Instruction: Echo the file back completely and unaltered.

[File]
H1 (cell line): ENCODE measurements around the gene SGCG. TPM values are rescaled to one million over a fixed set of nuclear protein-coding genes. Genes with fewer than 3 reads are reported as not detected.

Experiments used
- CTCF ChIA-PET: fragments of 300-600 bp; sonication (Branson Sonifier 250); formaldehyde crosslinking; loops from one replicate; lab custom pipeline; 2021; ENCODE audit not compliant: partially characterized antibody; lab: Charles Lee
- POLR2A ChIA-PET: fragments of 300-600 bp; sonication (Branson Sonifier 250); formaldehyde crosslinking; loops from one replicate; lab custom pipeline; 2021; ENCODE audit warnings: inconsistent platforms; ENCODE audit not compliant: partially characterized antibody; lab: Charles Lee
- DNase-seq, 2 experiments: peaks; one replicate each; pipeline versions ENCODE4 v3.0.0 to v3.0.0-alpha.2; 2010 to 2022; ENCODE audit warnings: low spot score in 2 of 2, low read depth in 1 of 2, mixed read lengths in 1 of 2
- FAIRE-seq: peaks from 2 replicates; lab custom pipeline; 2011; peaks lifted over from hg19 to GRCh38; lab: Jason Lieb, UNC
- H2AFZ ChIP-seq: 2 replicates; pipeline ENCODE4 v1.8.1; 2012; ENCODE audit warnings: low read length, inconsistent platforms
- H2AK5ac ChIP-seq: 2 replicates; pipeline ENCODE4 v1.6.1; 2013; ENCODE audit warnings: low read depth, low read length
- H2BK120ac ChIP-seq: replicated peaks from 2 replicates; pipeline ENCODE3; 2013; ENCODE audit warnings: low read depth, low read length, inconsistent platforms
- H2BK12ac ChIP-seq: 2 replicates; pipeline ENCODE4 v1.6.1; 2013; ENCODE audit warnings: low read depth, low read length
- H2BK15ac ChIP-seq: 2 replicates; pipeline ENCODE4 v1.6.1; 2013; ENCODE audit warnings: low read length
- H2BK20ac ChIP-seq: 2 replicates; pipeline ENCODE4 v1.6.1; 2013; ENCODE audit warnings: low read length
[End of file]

H1 (cell line): ENCODE measurements around the gene SGCG. TPM values are rescaled to one million over a fixed set of nuclear protein-coding genes. Genes with fewer than 3 reads are reported as not detected.

Experiments used
- CTCF ChIA-PET: fragments of 300-600 bp; sonication (Branson Sonifier 250); formaldehyde crosslinking; loops from one replicate; lab custom pipeline; 2021; ENCODE audit not compliant: partially characterized antibody; lab: Charles Lee
- POLR2A ChIA-PET: fragments of 300-600 bp; sonication (Branson Sonifier 250); formaldehyde crosslinking; loops from one replicate; lab custom pipeline; 2021; ENCODE audit warnings: inconsistent platforms; ENCODE audit not compliant: partially characterized antibody; lab: Charles Lee
- DNase-seq, 2 experiments: peaks; one replicate each; pipeline versions ENCODE4 v3.0.0 to v3.0.0-alpha.2; 2010 to 2022; ENCODE audit warnings: low spot score in 2 of 2, low read depth in 1 of 2, mixed read lengths in 1 of 2
- FAIRE-seq: peaks from 2 replicates; lab custom pipeline; 2011; peaks lifted over from hg19 to GRCh38; lab: Jason Lieb, UNC
- H2AFZ ChIP-seq: 2 replicates; pipeline ENCODE4 v1.8.1; 2012; ENCODE audit warnings: low read length, inconsistent platforms
- H2AK5ac ChIP-seq: 2 replicates; pipeline ENCODE4 v1.6.1; 2013; ENCODE audit warnings: low read depth, low read length
- H2BK120ac ChIP-seq: replicated peaks from 2 replicates; pipeline ENCODE3; 2013; ENCODE audit warnings: low read depth, low read length, inconsistent platforms
- H2BK12ac ChIP-seq: 2 replicates; pipeline ENCODE4 v1.6.1; 2013; ENCODE audit warnings: low read depth, low read length
- H2BK15ac ChIP-seq: 2 replicates; pipeline ENCODE4 v1.6.1; 2013; ENCODE audit warnings: low read length
- H2BK20ac ChIP-seq: 2 replicates; pipeline ENCODE4 v1.6.1; 2013; ENCODE audit warnings: low read length